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Pennsylvania supermarket chain ordered to pay back wages to more than 3,300 essential workers

On Behalf of | Aug 22, 2021 | Wage & Hour Litigation

Giant Company LLC, a Pennsylvania supermarket chain, recently was found to have violated the Fair Labor Standards Act (“FLSA”) in the way it calculated overtime payments to its employees during the COVID-19 pandemic.

Frontline workers across the country performed heroically during the COVID-19 pandemic, but they have also been underpaid and placed in extreme danger.

The Department of Labor’s Investigation

The U.S. Department of Labor’s Wage and Hour Division conducted an investigation into overtime payments made to essential workers of the large Northeast supermarket chain during the Coronovirus pandemic. “Grocery workers are among our lowest-paid essential workers, and deserve to take home every penny of the wages they earn,” said a spokesperson from the Wage and Hour Division office in Wilkes-Barre District.

Giant increased essential workers’ hourly pay by $2 from March 2020 to May 2020. Then, beginning in May 2020, the chain decided to decrease the hourly rates of employees by $2 per hour and began paying lump sum bonuses instead. Over the course of the next year, Giant paid bonuses in June 2020, October 2020, and February 2021. However, the company failed to include these bonus payments in its calculations of the employees’ regular rate of pay, which is used to determine the amount of overtime pay due. In other words, the three bonuses were not included in the overtime calculations, resulting in overtime amounts that were less than required under federal law.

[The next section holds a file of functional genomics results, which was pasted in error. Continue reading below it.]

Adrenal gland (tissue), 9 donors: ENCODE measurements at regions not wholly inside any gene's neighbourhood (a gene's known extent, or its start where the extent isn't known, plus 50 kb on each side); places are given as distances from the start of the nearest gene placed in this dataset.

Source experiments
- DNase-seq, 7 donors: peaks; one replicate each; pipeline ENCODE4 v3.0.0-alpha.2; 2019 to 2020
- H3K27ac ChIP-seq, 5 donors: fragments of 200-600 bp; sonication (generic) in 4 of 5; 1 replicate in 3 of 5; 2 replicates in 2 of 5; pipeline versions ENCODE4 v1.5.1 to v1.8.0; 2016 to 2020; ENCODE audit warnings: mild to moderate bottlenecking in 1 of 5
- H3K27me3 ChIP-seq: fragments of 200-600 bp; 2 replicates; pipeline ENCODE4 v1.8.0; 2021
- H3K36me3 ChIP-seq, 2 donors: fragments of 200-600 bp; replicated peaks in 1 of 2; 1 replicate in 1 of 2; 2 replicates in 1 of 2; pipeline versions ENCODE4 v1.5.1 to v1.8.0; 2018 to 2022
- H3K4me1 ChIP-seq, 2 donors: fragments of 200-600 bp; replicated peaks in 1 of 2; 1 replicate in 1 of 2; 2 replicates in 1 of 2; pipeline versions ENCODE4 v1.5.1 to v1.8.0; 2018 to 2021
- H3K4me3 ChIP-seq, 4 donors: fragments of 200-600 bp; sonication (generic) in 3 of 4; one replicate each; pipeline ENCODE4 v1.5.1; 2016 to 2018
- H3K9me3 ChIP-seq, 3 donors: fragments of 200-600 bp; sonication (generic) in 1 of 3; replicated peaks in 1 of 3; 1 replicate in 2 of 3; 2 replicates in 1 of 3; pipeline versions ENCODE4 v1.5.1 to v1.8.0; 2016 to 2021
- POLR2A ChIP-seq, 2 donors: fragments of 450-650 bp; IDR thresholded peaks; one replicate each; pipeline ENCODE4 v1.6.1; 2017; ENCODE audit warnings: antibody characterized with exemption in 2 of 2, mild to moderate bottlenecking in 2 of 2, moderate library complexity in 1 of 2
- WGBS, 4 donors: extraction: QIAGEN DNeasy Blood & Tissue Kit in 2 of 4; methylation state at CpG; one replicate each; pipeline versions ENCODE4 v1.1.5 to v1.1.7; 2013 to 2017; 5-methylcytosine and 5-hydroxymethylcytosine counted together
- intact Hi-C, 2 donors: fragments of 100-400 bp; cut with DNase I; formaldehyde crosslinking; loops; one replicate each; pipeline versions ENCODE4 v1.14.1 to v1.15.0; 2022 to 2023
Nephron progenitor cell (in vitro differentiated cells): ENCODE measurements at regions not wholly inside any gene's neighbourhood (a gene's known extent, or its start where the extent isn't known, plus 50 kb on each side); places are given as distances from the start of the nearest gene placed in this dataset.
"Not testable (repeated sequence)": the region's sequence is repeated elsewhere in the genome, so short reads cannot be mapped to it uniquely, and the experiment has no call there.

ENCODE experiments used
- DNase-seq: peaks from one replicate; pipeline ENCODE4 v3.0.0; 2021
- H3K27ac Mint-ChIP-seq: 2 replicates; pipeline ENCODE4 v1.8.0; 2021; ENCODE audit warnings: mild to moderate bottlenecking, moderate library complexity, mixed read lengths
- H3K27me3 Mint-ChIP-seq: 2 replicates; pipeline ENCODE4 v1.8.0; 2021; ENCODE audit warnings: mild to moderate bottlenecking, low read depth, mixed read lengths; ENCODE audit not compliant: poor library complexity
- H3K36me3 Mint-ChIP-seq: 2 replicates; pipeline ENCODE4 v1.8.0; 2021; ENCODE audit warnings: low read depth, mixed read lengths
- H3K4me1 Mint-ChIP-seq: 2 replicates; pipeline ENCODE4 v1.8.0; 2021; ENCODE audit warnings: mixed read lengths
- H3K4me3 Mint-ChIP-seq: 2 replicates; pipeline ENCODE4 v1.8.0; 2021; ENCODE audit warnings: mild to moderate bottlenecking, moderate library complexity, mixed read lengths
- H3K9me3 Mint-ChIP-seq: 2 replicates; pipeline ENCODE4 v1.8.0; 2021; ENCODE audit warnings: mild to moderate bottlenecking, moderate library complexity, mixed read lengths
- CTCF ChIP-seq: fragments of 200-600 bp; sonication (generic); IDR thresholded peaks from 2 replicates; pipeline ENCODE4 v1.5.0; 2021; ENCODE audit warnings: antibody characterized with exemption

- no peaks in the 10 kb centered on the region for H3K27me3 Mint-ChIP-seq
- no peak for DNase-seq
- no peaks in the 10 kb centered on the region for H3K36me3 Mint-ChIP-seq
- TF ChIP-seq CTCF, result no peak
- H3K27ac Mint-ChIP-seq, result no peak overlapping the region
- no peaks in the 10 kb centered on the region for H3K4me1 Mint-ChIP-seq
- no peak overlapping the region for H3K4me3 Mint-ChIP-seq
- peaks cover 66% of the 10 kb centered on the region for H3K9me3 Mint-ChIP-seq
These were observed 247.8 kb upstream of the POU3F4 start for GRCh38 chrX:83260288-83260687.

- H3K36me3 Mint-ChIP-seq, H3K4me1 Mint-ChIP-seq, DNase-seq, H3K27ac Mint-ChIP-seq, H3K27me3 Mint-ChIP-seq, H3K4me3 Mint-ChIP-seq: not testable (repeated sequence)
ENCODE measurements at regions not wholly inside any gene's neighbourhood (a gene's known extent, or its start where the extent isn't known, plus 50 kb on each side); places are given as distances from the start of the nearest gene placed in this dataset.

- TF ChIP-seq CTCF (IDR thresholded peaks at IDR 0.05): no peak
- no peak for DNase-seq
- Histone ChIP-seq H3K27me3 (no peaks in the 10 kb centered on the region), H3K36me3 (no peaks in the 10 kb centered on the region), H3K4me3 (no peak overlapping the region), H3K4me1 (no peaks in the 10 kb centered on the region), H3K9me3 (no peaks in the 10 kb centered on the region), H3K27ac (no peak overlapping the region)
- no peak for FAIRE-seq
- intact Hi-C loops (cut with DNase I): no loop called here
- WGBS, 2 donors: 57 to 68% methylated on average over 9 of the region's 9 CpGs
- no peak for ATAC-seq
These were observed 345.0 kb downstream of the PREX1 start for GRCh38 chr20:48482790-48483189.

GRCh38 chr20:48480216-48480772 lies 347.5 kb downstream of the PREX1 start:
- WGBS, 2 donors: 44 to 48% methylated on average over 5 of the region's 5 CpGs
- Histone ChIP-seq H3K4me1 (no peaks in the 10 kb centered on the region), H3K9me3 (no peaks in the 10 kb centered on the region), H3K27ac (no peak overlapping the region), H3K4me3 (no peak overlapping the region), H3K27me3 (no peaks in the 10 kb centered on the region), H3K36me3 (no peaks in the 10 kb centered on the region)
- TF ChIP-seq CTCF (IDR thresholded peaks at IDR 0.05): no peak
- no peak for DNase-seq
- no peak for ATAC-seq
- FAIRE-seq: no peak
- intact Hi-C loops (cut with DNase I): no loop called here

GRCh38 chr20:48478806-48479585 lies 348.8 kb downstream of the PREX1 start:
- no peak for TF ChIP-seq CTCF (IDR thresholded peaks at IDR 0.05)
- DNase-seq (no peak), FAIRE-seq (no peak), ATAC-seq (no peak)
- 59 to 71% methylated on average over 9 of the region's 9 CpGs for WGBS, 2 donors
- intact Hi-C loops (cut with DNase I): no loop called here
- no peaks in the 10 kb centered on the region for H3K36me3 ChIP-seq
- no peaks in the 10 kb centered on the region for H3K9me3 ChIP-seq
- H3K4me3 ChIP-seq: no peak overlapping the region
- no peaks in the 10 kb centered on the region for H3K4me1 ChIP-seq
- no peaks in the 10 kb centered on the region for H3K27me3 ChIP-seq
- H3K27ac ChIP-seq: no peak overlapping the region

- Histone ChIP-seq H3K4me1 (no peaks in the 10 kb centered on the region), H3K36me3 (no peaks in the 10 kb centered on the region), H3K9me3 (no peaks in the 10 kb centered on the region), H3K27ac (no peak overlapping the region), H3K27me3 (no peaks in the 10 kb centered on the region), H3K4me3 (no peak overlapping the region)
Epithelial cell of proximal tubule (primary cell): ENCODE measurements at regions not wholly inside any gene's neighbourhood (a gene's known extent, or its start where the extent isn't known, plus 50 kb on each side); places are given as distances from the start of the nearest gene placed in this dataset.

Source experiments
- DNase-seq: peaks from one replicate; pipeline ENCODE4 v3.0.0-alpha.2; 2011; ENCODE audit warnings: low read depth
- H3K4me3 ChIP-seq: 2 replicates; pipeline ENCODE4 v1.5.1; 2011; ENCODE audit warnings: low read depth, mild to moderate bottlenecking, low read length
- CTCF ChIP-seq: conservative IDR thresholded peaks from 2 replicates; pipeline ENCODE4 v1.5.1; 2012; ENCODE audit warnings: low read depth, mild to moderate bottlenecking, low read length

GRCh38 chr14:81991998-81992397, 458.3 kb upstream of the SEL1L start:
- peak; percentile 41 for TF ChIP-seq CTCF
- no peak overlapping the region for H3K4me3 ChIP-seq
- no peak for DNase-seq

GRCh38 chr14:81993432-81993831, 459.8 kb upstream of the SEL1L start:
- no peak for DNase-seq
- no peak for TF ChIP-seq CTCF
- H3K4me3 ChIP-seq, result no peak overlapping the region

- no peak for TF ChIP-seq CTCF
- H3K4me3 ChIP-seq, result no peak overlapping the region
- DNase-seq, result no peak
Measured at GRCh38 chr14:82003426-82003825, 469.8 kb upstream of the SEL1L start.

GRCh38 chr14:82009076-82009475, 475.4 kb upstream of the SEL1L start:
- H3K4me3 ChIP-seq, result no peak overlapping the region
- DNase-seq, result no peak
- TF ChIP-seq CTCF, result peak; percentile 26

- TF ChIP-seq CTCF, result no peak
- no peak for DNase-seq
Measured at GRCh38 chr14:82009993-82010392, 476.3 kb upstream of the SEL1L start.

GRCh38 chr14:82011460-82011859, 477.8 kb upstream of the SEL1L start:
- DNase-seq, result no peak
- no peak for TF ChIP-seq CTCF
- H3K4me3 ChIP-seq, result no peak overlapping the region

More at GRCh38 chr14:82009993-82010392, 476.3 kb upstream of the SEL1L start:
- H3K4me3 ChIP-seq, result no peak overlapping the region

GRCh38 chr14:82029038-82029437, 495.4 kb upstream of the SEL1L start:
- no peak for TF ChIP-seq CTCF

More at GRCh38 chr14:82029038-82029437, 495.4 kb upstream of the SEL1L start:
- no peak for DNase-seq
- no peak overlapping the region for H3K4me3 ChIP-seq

The Department of Labor determined that this practice violated the workers’ rights under the FLSA.

Workers Were Awarded More Than $165,000 in Unpaid Overtime

The Wage and Hour Division ordered the company to pay $165,653 in past-due wages to 3,314 workers at 192 Giant, Foodsource, and Martin’s stores located in Maryland, Pennsylvania, Virginia, and West Virginia. Giant learned an important lesson about wage and hour law: shifting pay from an hourly rate to a bonus does not mean the employer may exclude it when calculating overtime.

How do I find out whether my employer underpaid me? 

This case serves as an example of the issues that can arise for those who work in occupations that pay an hourly rate. You need to be aware of your rights in order to make sure that you are receiving the full amount of compensation you should receive for work performed.

If you have questions about the actions of your employer, please contact the lawyers at Edelson Lechtzin LLP to learn if you have claims for unpaid compensation. We offer free, no-obligation consultations to discretely discuss your case. We can help you understand your options and learn more about your next steps. Call us at 844-696-7492 or send us an email.